Not every song on Have One On Me is great. “Occidental” is a somber piano ballad whose familiar melody seems to have been lifted from somewhere else. Its lyrics are good, but it climaxes limply and doesn’t have any of the twists that refuse to allow longer songs, like the album’s title track, to drag. Songs like “No Provenance” are very pretty and pleasant to listen to but aren’t as engaging as Newsom’s older work. Most of the longer songs, the ones that continue on the same part for a long time, begin to drag. “Sawdust & Diamonds” from Ys spends most of its time on one, two-chord progression, but the song builds tension gorgeously and engagingly, which is unfortunately rare on Have One On Me. “Baby Birch” starts out dull and stays that way for about five full minutes. It sounds like a dustbowl era murder-ballad and oozes viscously until its stripped down arrangement finally begins to blossom into something equally somber but sublime. “Baby Birch” isn’t a terrible song. It has nice guitar line when it hits its groove and its Asian-sounding coda is one of the album’s most memorable. It also probably features the album’s best percussion, think Paul McCartney’s drums at the end of “Dear Prudence,” but in slow motion and furious. It’s somewhat distressing to hear Joanna Newsom treading into Gillian Welch territory. Newsom taps into a certain weird American-ness, often. However, to hear her reduced to Americana would be depressing and almost does before the climax of this epic track.

The best slow song is “Going to California,” on which Newsom declares that her heart “became a drunken rut.” The pace is slow, but the writing (again fixated on the subject of love, this time from a melancholic perspective) is superior to many songs. She writes: “I wait all night, for you in California / Watching the fox pick off my goldfish / From their sorry, golden state / And I am no longer / Afraid of anything / Save the life that, here, awaits.” The orchestral swell of its climax and almost raucous shouts of “Caw, caw, caw” are weird and cathartic in a way that is distinctly Newsom’s own. A great line that pops up on one of the more lackluster songs is on “Ribbon Bows.” The line goes: “Sweet appraising eye of the dog / Blink once if God / Blink twice if no God.”

I haven’t penetrated to the very core of Have One On Me and would probably have written a much more in depth review if I had a year to write it. However, we all know about the importance of Kairos, and I’ve already pushed this back a bit. Ultimately Have One On Me is a good album with some fantastic songs. Alas, it falls prey to the trappings of being two hours and eighteen tracks long. It is hard to get through in one sitting because its tracks are pretty similar and very long, although I imagine it would score a nice night house-sitting with a lover and a bottle of wine. Songs like “Go Long” are good but almost indistinguishable at times from other songs on the album. Its highs are very high, but in the end, Have One On Me held itself back as a result of its excess.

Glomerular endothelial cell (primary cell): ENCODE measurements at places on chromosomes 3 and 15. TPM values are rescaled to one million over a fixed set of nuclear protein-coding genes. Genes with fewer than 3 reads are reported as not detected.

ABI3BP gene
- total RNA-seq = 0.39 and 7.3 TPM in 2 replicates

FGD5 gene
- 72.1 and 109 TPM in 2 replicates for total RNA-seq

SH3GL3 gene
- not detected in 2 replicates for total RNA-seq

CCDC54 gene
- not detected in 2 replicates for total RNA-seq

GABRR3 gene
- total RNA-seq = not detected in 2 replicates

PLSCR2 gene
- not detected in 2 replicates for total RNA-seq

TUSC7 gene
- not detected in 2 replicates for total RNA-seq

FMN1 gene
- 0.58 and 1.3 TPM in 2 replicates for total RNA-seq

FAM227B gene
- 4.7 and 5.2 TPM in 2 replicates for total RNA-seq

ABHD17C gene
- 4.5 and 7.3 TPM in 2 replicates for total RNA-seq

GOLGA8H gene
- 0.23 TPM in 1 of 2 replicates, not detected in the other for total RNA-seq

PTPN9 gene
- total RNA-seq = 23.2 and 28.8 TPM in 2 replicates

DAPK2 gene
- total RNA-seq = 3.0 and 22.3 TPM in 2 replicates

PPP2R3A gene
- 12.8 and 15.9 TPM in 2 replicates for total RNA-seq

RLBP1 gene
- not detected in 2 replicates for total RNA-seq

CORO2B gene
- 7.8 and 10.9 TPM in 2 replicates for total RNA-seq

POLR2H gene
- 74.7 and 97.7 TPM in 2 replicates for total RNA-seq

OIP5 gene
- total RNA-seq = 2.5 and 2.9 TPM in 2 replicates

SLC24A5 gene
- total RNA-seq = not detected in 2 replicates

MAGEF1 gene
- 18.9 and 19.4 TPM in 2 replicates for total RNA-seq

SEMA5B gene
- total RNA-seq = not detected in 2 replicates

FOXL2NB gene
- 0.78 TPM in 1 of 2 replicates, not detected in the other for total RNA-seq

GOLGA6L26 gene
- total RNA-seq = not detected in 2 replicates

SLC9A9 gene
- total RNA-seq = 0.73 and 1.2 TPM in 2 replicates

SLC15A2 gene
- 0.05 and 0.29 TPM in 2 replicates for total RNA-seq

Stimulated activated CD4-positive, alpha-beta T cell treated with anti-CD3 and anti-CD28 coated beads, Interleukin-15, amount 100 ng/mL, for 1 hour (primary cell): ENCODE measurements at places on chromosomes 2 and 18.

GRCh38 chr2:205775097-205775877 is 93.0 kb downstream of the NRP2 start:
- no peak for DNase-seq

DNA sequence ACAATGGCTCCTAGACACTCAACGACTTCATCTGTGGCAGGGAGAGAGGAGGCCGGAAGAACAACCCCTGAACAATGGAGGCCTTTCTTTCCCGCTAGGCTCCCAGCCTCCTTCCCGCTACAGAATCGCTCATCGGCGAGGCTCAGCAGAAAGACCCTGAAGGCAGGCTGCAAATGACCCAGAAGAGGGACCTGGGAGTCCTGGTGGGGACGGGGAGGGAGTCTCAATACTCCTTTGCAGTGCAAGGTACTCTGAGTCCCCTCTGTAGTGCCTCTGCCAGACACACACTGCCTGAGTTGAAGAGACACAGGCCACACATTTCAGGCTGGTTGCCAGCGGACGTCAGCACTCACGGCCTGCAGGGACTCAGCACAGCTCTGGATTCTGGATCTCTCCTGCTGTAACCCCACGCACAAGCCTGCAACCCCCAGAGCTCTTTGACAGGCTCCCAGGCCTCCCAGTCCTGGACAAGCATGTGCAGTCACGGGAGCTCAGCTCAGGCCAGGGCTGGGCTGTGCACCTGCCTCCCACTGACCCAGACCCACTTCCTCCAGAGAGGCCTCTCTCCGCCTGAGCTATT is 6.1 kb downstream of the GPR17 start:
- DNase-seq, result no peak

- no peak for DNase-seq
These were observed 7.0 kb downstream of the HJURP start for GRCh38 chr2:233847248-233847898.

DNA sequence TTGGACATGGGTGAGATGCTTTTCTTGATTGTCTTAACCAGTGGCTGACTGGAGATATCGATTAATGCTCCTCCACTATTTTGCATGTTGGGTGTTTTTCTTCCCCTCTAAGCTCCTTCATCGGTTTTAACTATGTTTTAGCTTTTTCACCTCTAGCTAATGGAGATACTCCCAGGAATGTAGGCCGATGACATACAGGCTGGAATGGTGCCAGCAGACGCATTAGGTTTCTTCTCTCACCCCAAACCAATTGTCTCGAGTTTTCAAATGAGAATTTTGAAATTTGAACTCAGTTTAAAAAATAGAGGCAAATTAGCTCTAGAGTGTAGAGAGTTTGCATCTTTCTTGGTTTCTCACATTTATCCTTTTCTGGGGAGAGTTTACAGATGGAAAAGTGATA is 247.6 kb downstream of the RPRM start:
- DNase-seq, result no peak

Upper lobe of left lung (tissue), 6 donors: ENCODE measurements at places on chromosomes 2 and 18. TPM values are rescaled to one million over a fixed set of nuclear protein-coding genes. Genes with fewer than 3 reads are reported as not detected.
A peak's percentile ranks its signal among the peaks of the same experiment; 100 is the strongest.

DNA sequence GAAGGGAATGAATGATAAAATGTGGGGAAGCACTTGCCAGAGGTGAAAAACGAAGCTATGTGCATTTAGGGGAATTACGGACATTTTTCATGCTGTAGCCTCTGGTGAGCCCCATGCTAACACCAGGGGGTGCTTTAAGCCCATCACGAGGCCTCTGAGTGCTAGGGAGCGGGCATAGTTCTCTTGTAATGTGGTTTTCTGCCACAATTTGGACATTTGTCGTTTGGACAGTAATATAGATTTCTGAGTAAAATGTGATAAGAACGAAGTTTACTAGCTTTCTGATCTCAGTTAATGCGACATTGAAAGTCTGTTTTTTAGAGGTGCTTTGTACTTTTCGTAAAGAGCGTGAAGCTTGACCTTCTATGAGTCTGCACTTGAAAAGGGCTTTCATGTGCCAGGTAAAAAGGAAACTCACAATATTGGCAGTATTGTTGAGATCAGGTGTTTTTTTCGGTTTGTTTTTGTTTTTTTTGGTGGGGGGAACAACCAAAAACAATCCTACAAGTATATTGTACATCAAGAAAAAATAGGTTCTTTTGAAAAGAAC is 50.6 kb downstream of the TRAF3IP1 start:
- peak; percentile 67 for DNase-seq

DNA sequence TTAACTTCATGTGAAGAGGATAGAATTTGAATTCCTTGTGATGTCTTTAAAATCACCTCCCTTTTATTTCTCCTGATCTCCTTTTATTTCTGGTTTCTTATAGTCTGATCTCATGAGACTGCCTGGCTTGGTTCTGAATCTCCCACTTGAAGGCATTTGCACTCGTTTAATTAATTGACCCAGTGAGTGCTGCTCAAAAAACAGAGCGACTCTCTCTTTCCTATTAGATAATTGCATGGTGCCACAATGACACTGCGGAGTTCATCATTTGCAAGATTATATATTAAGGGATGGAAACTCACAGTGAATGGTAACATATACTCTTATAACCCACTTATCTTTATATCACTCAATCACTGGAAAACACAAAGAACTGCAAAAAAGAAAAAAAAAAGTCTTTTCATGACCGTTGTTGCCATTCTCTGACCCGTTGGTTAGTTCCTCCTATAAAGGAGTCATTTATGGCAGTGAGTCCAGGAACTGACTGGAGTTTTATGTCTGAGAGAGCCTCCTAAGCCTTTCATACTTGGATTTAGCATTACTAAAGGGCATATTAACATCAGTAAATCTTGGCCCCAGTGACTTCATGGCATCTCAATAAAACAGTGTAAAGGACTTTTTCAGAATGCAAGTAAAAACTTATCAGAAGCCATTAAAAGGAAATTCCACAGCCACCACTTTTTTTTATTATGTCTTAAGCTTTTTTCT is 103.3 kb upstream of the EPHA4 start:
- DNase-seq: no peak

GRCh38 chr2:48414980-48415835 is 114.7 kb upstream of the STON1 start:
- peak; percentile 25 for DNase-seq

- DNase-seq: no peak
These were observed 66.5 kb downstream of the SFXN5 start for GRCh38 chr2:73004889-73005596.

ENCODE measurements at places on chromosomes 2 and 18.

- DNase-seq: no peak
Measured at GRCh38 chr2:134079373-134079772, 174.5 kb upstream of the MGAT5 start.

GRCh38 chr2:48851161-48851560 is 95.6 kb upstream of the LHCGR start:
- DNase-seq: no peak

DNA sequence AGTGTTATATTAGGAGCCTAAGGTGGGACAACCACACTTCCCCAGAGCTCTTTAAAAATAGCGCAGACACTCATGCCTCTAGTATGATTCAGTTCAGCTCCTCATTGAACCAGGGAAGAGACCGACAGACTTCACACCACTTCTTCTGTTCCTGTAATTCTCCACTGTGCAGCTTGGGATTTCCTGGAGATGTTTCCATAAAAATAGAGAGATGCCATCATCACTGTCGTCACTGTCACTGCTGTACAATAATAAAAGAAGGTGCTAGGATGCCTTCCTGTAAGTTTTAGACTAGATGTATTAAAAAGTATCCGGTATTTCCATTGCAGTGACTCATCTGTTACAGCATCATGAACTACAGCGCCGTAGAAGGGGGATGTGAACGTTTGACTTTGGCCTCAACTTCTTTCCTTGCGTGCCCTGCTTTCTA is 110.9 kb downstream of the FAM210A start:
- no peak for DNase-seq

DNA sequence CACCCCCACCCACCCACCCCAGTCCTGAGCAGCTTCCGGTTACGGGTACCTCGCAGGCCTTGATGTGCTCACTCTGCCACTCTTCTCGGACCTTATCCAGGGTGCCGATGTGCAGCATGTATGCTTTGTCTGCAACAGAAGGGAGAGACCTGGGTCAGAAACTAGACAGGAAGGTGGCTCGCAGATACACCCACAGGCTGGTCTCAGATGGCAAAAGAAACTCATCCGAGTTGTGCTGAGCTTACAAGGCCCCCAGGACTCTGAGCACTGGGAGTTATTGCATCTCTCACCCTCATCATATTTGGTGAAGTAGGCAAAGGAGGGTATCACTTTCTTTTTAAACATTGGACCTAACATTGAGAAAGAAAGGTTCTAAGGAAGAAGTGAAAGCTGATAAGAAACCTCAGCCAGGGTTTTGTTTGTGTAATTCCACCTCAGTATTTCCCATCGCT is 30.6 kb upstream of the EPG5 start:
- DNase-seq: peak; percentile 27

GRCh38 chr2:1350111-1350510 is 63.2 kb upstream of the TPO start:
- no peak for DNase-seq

From:
http://www.sbpress.com/2010/03/a-two-hour-love-letter-to-andy-samberg/comment-page-1/

Enjoy!

6 comments:

It Builds Character. said...

If this album is a love letter to Andy Samberg, then he sure got a slap in the face with the last song when she describes packing up her clothing "in reams of tissue and then I'll kiss you sweet farewell."

People have described this album as a break-up album, a road album...There are 18 songs! I'm sure lots of them are about Samberg but there's no overall concept.

Anonymous said...

In a review with the album's co-composer, he is quoted as saying something along the lines of: it doesn't take a rocketscientist to figure out who the songs are about. This was the response when asked about the relevance of the love/lover often mentioned and Andy Samberg. The album goes in and out of relationship highs, lows, and thensome. It's not just a breakup album.

The Animation Empire said...

I second Anony. I think this album was about her relationships... which includes her breakup and her current romance with Andy Samberg. Warning to anyone who ever dates a musician!!! =^)

- TAE

josom said...

"In California" can without a doubt be interpreted about her long distance struggle with Andy and how she clearly states that she loves him but taking care of her needs are more important, and that perhaps if they were together at it different time it might work out but she has other issues on her plate.

Anonymous said...

Nobody gets it! So unfortunate.